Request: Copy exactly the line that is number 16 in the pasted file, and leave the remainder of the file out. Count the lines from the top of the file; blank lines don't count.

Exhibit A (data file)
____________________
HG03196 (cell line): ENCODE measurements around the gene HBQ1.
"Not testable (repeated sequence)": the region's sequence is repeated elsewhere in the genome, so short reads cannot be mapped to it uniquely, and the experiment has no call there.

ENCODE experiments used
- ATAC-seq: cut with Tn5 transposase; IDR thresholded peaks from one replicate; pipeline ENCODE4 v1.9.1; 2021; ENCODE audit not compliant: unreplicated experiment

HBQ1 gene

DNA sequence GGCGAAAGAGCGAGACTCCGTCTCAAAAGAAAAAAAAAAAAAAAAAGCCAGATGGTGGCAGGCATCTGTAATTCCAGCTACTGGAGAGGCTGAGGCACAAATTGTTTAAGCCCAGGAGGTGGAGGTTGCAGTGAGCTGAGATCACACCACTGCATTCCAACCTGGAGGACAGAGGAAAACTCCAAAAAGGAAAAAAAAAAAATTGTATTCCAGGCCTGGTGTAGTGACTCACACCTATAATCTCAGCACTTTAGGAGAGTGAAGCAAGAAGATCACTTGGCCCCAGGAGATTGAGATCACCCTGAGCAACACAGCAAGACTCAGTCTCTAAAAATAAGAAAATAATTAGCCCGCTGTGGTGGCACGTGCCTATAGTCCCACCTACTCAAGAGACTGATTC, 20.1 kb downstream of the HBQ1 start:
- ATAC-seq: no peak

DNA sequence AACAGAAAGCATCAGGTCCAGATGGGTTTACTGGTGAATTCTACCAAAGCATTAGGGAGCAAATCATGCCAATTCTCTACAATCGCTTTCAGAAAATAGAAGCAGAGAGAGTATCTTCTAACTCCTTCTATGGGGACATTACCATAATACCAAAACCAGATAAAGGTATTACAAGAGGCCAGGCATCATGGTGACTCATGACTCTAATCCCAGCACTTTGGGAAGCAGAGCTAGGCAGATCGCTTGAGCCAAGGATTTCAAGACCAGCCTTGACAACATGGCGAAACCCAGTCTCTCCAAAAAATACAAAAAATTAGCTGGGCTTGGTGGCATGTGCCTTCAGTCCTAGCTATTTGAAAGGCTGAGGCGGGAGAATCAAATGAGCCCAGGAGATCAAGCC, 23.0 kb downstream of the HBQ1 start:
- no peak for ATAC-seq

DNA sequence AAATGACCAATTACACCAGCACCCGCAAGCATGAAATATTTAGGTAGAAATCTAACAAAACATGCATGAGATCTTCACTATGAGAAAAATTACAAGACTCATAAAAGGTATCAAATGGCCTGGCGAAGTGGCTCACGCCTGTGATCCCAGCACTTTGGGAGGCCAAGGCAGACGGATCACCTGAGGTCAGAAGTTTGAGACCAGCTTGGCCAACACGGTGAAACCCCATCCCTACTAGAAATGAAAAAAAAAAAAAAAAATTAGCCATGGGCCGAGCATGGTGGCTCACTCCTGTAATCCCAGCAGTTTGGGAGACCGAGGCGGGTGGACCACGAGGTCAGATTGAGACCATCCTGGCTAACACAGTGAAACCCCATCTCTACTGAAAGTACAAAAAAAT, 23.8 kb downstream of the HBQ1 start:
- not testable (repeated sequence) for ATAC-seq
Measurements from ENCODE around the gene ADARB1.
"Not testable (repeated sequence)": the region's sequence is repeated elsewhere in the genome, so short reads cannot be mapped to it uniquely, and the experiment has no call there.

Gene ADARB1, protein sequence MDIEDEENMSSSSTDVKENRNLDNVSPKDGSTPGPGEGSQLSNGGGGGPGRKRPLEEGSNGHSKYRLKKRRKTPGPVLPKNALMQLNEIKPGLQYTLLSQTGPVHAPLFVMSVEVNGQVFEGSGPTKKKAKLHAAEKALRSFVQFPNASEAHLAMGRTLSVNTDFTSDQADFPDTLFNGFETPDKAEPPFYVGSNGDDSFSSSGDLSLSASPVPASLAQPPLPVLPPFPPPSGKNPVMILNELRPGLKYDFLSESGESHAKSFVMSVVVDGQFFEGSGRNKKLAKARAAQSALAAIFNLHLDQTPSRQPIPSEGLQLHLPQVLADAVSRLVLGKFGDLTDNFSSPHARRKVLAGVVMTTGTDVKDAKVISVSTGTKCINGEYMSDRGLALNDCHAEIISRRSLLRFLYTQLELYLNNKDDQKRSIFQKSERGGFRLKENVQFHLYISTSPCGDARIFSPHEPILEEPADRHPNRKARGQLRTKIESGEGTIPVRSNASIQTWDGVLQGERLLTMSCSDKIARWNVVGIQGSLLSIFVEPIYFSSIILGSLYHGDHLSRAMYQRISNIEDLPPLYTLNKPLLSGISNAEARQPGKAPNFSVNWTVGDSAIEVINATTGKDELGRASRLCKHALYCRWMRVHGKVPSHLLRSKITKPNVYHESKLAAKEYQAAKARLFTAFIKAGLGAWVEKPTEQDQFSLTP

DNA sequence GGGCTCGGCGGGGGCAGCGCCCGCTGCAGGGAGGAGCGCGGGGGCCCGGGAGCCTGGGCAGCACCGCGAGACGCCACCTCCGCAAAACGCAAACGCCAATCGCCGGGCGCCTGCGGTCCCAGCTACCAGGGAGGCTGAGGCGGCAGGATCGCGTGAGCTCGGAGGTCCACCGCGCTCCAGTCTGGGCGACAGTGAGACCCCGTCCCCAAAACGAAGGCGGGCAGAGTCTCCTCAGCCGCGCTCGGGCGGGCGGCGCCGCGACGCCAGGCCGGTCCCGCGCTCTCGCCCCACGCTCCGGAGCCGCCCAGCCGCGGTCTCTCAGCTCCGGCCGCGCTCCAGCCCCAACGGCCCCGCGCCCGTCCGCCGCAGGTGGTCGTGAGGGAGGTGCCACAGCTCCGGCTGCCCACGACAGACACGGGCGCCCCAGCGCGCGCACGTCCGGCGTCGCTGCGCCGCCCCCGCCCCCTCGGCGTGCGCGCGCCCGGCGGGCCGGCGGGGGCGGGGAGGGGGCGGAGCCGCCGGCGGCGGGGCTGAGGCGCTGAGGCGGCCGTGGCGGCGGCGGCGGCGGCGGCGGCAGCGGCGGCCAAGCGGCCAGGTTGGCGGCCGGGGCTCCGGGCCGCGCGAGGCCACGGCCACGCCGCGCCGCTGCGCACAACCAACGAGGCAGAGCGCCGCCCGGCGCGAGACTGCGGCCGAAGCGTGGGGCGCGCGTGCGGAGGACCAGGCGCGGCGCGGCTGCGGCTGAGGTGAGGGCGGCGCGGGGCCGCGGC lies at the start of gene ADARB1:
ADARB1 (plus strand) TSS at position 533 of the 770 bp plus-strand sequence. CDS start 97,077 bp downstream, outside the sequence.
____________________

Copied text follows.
ADARB1 (plus strand) TSS at position 533 of the 770 bp plus-strand sequence. CDS start 97,077 bp downstream, outside the sequence.